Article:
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Today's Features

  • Miller Pope, one of the founders of Sea Trail Resort and Conference Center in Sunset Beach, led a colorful life as a big-city freelance illustrator, businessman and world-traveling family man before finding his family’s “paradise” in Brunswick County in the 1970s.

    Now, he’s the owner of his own Island Press publishing house on Ocean Isle Beach and is in the business of writing books—specifically about what he’s learned about art, history and life in the 80 years of he’s watched the world change around him.

  • If you haven’t already figured it out, southeastern North Carolina is one of the worst places in the world to grow turf grasses. We sometimes have winter temperatures that cause injury to warm-season grasses like centipede and St. Augustine. It’s just too blasted hot in the summer for even the most heat-tolerant, cool-season grasses like tall fescue to survive. Throw in weeds, ground pearls, high pH, large patch, dollar spot, chinch bugs and all of the other issues and you have tough turf growing conditions.

  • Heat indexes are high and causing plants to flop from the hot dry “oven-like air.” Be sure to check your watering needs for your plants especially any new plantings. Here are some other timely tips for this time of year:

    Pruning

    For additional flowering, deadheading some of your favorite flowers now may force them to bloom again in the fall.

  • I am not talking about lawn here; I am talking about keeping our gardens free of unnecessary chemicals, saving energy and capturing and storing carbon. Extra water consumption, fertilizers and pesticides routinely used to coddle gardens account for large amounts of energy use along with carbon emissions. There are many simple and fairly easy steps we can all take to save energy and capture and store carbon in our gardens. The cool part of this endeavor is that we will also be lowering our energy bills as well as our physical labor.

  • Josh and Emily Burcham of Shallotte are the parents of a daughter, Emma Ann Burcham, born at 9:45 a.m. June 29 at Betty Clemons Wemont Children’s Hospital.

    She weighed 6 pounds, 12 ounces and measured 20 inches long.

    Maternal grandparents are John and Juli Rhodes of Shallotte and Tim and Tommy King of Ohio.

    Paternal grandparents are Kimberly and Bobby Burcham of Shallotte.

    Great-grandparents are Emma Sonborn, Sue Sowers and Donnie Sowers, all of Ohio, Becky and Charlie Ray Singleton Jr. of Bullock, and Barbara and Johnnie Ray Gore of Winnabow.

  • Amanda Knight and Jared Berry of Supply are the parents of a daughter, Faye Elizabeth Berry, born at 2:23 p.m. June 7 at Brunswick Community Hospital.

    She weighed 8 pounds, 2 ounces and measured 20 inches long.

    Maternal grandparents are Michelle Bifano and Dennis Knight of North Carolina.

    Paternal grandmother is Tina Bowen of South Carolina.

    Great-grandparents are Sharon Knight and Dennis Knight of Supply and Joan Bowen and Nick Bowen of South Carolina.

    Great-great-grandparents are Leo and Louise Hewett of Supply.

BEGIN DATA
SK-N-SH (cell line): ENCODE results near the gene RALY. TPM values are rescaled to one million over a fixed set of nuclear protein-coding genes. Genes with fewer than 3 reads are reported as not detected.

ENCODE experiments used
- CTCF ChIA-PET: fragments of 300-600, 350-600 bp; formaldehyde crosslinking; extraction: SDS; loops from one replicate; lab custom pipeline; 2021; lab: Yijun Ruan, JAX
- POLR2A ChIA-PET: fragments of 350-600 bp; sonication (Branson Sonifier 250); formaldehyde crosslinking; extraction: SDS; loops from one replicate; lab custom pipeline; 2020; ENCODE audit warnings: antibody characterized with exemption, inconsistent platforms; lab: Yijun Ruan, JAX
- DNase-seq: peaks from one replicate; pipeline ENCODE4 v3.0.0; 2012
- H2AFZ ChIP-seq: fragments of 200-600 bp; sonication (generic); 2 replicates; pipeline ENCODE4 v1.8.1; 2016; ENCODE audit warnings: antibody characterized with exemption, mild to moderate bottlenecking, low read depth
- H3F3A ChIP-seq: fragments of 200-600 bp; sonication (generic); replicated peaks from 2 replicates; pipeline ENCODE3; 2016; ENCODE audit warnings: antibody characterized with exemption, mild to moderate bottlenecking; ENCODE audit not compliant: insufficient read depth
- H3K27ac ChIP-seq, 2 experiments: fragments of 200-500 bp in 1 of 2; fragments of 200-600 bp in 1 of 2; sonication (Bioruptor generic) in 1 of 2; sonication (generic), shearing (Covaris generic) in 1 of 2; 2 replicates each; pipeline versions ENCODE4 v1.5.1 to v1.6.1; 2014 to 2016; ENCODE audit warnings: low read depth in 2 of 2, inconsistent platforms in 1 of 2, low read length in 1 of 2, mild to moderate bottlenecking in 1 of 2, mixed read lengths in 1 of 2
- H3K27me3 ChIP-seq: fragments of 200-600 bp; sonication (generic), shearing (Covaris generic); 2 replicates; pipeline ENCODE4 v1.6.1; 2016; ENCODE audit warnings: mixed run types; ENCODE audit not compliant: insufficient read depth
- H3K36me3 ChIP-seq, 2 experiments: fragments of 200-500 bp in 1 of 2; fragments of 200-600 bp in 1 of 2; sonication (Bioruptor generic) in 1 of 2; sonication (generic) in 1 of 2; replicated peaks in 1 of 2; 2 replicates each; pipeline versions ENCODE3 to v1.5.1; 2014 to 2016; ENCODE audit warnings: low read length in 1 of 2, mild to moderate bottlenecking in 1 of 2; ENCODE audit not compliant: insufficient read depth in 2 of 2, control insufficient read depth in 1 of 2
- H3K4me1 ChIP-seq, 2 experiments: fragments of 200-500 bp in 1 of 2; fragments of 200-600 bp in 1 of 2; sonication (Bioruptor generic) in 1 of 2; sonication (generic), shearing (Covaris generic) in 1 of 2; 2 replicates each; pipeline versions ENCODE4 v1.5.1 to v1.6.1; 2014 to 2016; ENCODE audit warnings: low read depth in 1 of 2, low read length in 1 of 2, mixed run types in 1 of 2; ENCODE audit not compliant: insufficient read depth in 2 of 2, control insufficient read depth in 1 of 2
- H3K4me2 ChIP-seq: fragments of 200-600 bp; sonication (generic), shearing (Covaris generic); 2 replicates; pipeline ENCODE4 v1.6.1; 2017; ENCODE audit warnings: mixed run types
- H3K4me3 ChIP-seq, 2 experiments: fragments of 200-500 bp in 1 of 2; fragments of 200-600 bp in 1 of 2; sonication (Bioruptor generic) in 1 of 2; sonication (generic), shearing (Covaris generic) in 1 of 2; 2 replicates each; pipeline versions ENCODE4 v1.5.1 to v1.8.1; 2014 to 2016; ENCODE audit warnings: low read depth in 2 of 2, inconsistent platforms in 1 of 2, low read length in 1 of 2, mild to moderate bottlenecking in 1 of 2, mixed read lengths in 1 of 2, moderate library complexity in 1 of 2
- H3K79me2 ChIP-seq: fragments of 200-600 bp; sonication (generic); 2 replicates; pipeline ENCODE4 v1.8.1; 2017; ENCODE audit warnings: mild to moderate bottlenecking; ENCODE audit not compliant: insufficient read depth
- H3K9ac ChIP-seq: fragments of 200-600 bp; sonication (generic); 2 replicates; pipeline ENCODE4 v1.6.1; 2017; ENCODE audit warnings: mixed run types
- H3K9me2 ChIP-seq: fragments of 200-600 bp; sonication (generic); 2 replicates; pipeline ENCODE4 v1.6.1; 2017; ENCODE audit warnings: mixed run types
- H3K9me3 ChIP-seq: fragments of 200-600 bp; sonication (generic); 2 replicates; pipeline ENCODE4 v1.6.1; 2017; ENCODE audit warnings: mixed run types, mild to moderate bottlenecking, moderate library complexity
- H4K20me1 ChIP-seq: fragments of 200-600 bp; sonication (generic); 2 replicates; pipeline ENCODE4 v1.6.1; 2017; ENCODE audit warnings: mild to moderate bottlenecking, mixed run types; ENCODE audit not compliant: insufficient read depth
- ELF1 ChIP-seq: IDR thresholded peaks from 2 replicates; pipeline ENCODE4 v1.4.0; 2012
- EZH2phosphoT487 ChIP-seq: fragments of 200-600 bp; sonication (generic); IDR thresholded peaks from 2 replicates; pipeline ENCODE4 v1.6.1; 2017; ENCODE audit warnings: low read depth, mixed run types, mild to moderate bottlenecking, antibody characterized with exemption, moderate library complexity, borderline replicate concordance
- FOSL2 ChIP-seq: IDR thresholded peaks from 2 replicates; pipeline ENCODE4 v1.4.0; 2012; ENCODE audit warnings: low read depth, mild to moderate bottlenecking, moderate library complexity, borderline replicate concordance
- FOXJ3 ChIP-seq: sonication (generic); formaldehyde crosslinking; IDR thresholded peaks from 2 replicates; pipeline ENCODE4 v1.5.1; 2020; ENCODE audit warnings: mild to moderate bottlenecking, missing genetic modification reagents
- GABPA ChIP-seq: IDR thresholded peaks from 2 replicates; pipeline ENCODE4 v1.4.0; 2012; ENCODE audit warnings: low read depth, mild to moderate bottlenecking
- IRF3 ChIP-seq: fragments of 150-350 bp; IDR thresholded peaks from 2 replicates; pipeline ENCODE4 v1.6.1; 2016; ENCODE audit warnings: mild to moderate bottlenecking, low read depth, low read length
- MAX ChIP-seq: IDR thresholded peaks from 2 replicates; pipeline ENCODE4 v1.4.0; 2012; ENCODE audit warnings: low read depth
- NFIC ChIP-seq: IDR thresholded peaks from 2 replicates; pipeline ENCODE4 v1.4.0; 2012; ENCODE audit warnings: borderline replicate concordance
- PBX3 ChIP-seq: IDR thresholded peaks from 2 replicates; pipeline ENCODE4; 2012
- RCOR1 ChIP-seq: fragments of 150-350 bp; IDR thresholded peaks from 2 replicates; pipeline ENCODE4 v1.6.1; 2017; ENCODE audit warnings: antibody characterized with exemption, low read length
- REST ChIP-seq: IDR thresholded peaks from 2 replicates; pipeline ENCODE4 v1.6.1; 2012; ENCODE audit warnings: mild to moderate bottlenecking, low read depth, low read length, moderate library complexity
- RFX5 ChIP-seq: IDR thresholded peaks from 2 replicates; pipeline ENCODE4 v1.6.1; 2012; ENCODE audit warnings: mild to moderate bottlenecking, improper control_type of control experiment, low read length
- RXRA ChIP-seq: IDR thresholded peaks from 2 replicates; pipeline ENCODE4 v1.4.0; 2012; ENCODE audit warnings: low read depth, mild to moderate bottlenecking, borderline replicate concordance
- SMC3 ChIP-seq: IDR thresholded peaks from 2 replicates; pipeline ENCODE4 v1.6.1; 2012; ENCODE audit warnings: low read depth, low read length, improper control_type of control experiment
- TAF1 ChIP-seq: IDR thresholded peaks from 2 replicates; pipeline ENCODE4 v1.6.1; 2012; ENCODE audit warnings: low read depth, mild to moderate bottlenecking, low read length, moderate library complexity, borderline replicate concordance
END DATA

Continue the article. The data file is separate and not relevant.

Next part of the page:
• When my granddaughter decided on a solo visit with the “old folks,” she likely had no idea what would occur. Neither did we!

    The ground rules were set by Grandmother Dear. First of all, the distinction was made between a visit and a vacation. It was clarified that visiting meant entering into the lives of the host family. Vacationing meant filling the time with fun things to do and see.

  • On Saturday more than 70 kids participated in the Kids Fishing Derby at the Oak Island Pier. The event was sponsored by the Oak Island Parks and Recreation Department.

    Kids were given awards for the largest fish, smallest fish, skinnest fish, ugliest fish, shiniest fish and most fish caught. Those who did not catch any fish were able to participate in a drawing for prizes. The prizes awarded included fishing rods with popular themes such as Cars, Batman, Barbie, Hannah Montana and Superman.

  • If camp is under way, it must be summertime at the North Carolina Aquarium at Fort Fisher.

    The state aquarium is just a ferry-cross over the Cape Fear River from Brunswick County.

    Summer activities on tap have included junior naturalists, animal keepers and coastal crusaders camps for children and teens (advance fees and registration required).

    Day visitors of all ages are offered a chance to experience the sights and sounds of “The Waters of the Cape Fear,” from freshwater streams and swamps to coastline habitats, to reefs and the open ocean.

  • Ticker (ID No. A008445) is a black-and-white male domestic shorthair. He has been at the shelter since June 17. The shelter’s adoption fees for female cats and kittens is $55, which includes physical exam, feline leukemia/FIV (feline HIV) tests, rabies vaccination and spay surgery. Adoption fees for male cats and kittens are $35, which includes physical exam, feline leukemia/FIV test, rabies vaccination and neuter surgery. The shelter, at 429 Green Swamp Road (N.C. 211) in Supply, is open to the public for viewing animals and adoptions from 10 a.m.-4 p.m.